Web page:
As the US grapples to contain the devastation wreaked by Katrina, Germany's Environment Minister, Jürgen Trittin is experiencing a storm of outrage following his suggestion that the US brought the catastrophe on itself.
Environmental Minister Jürgen Trittin is under fire
In an opinion piece in Germany's Fra n kfurter Ru n dschau newspaper, the environment minister was quick to point the finger of blame, openly chastising Washington for its refusal to sign the long-debated Kyoto treaty designed to reduce greenhouse gas emissions.
"The American president has closed his eyes to the economic and human damage that natural catastrophes such as Katrina -- in other words, disasters caused by a lack of climate protection measures -- can visit on his country," Trittin wrote.
People wade through floodwaters in New Orleans
And he didn't stop there.
"When reason finally reaches the headquarters of the climate polluters, the international community will need to be able to extend a hand with an elaborate proposal for the future of international climate protection. The German government stands ready for this," he added.
A n gry America n s
Americans, who are already reeling from the horror of what is happening in Louisiana, have reacted in fury to what they see as cold callous remarks, which leave no doubt that anti-American sentiment is rife in a nation which claims to be its "friend".
"In the wake of the December 2004 tsunami would Germans have jumped at the chance to criticize Indonesia for its habit of condoning Islamic terrorism? Would Germans have self-righteously stated that those victims had it coming?" one DW-WORLD reader asked. "No, it seems Germany only feels a "moral" obligation to attack the United States at every possible opportunity."
Casino wreckage litters the landscape
"The US is always ready to help others, but where is the help when we need it? Yes, we are a rich country, and the aid is probably not needed. Still, perhaps the world hates us that much. If so, (when) the next major catastrophe happens elsewhere in the world, the US should just ignore it and perhaps just watch it on TV," DW-WORLD reader Werner Bauder wrote.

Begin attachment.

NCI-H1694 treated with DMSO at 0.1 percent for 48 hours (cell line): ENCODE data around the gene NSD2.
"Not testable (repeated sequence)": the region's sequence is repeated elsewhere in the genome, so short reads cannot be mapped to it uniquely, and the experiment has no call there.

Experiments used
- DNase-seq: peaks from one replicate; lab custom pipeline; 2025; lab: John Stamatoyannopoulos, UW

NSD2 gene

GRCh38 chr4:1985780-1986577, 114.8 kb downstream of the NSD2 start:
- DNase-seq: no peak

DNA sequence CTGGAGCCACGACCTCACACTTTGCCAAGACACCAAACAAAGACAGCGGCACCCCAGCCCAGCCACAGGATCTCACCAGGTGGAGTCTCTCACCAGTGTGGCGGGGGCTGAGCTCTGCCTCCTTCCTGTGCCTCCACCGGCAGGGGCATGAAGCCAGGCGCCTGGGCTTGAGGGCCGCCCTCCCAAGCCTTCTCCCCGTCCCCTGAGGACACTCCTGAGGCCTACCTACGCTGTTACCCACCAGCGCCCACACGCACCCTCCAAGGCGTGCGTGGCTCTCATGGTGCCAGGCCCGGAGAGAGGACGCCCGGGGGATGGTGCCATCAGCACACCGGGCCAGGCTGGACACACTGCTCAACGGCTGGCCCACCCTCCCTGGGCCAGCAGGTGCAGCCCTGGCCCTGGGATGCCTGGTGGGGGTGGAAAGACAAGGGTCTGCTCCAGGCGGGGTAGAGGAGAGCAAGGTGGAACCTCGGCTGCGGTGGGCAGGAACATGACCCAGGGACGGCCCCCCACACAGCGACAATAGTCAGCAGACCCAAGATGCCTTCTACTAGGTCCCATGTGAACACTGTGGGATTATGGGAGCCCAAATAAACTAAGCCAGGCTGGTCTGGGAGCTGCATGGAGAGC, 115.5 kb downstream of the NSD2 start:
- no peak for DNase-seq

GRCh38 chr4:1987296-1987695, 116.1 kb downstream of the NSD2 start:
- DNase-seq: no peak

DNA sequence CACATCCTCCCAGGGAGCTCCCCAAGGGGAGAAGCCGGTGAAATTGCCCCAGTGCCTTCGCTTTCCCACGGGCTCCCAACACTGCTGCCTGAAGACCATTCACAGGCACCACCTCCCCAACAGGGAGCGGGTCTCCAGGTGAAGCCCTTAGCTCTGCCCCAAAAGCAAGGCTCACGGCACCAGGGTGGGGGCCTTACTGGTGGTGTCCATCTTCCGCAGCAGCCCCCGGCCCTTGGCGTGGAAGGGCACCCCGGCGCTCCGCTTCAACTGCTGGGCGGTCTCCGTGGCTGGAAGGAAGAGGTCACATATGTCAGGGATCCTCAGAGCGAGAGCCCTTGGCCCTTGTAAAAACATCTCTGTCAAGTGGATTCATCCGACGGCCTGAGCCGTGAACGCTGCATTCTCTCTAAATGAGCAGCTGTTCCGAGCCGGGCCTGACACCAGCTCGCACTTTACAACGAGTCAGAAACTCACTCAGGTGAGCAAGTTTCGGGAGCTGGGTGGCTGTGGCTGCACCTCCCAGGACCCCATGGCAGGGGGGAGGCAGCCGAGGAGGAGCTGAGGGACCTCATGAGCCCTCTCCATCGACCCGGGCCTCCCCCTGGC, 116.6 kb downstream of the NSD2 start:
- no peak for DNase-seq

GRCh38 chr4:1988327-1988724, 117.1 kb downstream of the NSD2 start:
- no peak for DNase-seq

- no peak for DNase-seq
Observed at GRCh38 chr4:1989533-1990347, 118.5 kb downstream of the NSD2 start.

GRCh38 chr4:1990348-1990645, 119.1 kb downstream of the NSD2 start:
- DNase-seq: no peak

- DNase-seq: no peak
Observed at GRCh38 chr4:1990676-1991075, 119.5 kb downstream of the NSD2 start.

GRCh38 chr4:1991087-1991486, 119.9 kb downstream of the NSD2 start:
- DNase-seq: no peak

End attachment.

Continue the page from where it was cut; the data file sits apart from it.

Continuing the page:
Offer of help too late?
Germany has now offered to help, and Chancellor Gerhard Schröder expressed his sympathy for those affected by the disaster, a sentiment he said was shared by the German people. But that is not enough for some US citizens who feel the sharpness of Trittin's words leaves no doubt that Germany is lacking in compassion.
Waiting to be rescued
Many Americans who responded to the environment minister's comments, are also outraged at the suggestion that there is any significant link between the disaster and the US administration's failure to sign the Kyoto climate treaty.
"I think you are blinded by your obsession with conservation," another reader stated. "You fail to see that the increased destruction from hurricanes is also the result of more population living along the coastal regions and thus there are more buildings to be destroyed compared to 100 years ago."
Bad timi n g
Karsten Voigt, who co-ordinates US-German relations at the Foreign Ministry, told the Washi n gto n Post that Trittin's remarks were ill-timed, but defended the substance.
"At this very moment our solidarity and condolences should be at the forefront," he said. "Beyond that it is naturally clear that there will be a discussion at some point about whether the climate change has increased the damage that is related to such hurricanes. In the aftermath, there will be a new debate about origins, causes and solutions."
A home sits destroyed
A spokesman for Trittin said he had not intended to be insensitive to those caught up in Katrina, adding that the extent of the hurricane was not known at the time the piece went to press. And although the German government has now pledged to offer its full support to the US in its rescue operations, Trittin has refused to back down from his comments.